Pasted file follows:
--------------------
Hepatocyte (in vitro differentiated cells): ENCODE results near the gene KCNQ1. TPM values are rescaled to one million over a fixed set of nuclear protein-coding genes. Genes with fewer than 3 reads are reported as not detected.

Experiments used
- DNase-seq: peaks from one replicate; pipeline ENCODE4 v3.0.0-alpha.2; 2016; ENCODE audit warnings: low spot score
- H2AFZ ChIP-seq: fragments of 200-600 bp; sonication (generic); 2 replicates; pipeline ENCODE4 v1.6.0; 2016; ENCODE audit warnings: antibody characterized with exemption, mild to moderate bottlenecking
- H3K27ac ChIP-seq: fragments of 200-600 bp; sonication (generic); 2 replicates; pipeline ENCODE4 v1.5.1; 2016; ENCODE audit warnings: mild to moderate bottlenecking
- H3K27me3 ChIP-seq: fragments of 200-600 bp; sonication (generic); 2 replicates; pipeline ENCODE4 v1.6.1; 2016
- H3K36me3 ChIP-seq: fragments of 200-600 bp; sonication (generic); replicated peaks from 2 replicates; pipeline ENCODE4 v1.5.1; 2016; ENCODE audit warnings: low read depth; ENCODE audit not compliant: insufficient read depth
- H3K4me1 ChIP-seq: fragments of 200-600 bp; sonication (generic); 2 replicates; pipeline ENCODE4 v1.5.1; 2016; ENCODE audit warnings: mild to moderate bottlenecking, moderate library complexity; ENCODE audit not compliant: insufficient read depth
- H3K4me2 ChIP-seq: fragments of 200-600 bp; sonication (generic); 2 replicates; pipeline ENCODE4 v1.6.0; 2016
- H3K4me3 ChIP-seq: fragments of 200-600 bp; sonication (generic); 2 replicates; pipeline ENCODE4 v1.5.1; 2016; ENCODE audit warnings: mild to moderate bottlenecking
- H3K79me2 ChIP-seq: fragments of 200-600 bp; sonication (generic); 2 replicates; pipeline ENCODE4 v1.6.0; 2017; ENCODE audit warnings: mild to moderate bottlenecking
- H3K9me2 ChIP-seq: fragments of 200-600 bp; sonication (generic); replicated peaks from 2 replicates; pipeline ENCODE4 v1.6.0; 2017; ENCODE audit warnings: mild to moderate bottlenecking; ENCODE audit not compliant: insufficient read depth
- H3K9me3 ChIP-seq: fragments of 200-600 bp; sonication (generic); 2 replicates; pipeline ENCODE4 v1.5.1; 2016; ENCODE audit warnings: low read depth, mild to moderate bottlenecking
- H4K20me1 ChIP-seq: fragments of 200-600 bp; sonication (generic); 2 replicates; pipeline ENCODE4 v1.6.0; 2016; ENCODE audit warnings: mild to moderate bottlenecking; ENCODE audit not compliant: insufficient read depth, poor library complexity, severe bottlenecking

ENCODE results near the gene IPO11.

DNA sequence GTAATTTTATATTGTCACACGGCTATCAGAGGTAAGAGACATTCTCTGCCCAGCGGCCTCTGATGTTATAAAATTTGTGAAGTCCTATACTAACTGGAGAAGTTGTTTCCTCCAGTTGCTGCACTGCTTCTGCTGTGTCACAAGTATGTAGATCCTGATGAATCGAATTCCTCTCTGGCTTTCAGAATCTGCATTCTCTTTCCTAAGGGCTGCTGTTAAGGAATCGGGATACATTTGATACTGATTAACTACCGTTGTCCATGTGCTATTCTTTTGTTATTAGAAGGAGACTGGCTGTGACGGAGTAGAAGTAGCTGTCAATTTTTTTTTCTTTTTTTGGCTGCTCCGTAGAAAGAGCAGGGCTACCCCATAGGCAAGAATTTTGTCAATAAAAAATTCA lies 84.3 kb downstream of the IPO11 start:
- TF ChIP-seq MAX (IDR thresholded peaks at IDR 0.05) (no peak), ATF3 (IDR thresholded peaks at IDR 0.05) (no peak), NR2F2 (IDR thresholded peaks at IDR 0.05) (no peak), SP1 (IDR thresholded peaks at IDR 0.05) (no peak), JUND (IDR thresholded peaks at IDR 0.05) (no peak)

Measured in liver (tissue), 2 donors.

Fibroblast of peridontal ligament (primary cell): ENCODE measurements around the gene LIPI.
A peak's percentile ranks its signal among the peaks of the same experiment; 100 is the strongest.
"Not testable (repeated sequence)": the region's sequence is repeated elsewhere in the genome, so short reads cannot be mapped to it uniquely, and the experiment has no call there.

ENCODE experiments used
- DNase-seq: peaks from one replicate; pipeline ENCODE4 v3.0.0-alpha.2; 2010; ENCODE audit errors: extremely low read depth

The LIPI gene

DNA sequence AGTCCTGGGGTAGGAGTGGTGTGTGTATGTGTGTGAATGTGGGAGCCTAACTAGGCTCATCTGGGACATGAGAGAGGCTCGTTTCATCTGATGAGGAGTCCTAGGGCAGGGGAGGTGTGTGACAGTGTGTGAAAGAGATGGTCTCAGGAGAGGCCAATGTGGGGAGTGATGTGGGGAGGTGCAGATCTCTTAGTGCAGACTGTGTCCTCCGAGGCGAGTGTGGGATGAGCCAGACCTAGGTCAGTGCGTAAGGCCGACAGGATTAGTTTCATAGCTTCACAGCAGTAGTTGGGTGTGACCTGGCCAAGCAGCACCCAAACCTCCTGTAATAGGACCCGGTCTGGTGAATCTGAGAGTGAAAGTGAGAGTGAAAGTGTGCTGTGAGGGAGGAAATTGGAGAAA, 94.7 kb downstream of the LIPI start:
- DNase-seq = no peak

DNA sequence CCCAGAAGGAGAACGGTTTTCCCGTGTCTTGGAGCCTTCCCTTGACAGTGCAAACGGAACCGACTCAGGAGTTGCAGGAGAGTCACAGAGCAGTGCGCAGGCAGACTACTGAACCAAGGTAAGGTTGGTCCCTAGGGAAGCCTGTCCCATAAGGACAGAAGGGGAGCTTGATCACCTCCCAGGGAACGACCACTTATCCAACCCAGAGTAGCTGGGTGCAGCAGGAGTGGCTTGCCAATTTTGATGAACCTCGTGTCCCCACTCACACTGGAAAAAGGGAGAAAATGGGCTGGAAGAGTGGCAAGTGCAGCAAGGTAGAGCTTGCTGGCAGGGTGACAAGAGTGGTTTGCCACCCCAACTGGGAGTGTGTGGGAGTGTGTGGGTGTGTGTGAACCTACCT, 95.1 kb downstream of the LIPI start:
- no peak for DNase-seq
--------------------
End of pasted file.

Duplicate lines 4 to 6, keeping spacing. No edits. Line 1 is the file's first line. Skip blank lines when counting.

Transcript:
- H2AFZ ChIP-seq: fragments of 200-600 bp; sonication (generic); 2 replicates; pipeline ENCODE4 v1.6.0; 2016; ENCODE audit warnings: antibody characterized with exemption, mild to moderate bottlenecking
- H3K27ac ChIP-seq: fragments of 200-600 bp; sonication (generic); 2 replicates; pipeline ENCODE4 v1.5.1; 2016; ENCODE audit warnings: mild to moderate bottlenecking
- H3K27me3 ChIP-seq: fragments of 200-600 bp; sonication (generic); 2 replicates; pipeline ENCODE4 v1.6.1; 2016